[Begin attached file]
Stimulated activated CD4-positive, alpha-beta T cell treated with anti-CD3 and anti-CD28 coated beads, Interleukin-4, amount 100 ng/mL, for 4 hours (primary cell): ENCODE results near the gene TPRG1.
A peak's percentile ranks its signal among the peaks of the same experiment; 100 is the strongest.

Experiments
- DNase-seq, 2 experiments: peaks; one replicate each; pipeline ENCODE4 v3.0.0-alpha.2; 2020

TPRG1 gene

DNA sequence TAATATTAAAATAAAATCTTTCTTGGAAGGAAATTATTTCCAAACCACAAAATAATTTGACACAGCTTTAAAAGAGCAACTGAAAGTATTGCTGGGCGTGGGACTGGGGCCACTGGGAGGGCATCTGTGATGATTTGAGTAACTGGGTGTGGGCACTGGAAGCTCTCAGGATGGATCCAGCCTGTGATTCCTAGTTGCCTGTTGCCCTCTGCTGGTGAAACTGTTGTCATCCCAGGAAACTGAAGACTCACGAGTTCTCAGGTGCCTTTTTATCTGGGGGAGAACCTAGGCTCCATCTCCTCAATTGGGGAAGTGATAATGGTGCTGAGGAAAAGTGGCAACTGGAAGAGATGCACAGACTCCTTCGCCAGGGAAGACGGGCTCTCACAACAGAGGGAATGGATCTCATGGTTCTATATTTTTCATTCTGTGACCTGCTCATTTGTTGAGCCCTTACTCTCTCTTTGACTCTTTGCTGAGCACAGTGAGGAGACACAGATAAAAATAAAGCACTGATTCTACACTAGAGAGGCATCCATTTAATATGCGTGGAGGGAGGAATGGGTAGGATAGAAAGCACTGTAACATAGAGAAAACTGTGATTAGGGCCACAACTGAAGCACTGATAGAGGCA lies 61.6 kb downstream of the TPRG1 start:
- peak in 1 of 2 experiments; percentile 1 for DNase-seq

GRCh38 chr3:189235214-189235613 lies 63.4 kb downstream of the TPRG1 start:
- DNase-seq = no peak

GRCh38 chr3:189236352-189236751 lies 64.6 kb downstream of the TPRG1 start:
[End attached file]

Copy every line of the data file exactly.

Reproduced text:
Stimulated activated CD4-positive, alpha-beta T cell treated with anti-CD3 and anti-CD28 coated beads, Interleukin-4, amount 100 ng/mL, for 4 hours (primary cell): ENCODE results near the gene TPRG1.
A peak's percentile ranks its signal among the peaks of the same experiment; 100 is the strongest.

Experiments
- DNase-seq, 2 experiments: peaks; one replicate each; pipeline ENCODE4 v3.0.0-alpha.2; 2020

TPRG1 gene

DNA sequence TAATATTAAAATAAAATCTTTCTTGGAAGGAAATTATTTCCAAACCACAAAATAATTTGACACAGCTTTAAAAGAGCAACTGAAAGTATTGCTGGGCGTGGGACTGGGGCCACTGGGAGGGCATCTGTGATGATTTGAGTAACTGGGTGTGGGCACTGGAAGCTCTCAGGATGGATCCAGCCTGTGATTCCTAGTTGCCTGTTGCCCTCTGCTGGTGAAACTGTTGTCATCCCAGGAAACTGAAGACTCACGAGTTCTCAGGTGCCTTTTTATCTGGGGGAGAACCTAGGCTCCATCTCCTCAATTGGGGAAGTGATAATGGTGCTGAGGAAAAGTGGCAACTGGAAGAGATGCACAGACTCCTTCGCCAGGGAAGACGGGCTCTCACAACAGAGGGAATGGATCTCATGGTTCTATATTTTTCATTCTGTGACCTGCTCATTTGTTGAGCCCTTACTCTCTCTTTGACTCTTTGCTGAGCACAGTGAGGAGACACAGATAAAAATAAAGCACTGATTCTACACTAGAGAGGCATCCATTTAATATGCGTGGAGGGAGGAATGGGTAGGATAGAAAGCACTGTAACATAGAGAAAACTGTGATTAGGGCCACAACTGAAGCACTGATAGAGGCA lies 61.6 kb downstream of the TPRG1 start:
- peak in 1 of 2 experiments; percentile 1 for DNase-seq

GRCh38 chr3:189235214-189235613 lies 63.4 kb downstream of the TPRG1 start:
- DNase-seq = no peak

GRCh38 chr3:189236352-189236751 lies 64.6 kb downstream of the TPRG1 start: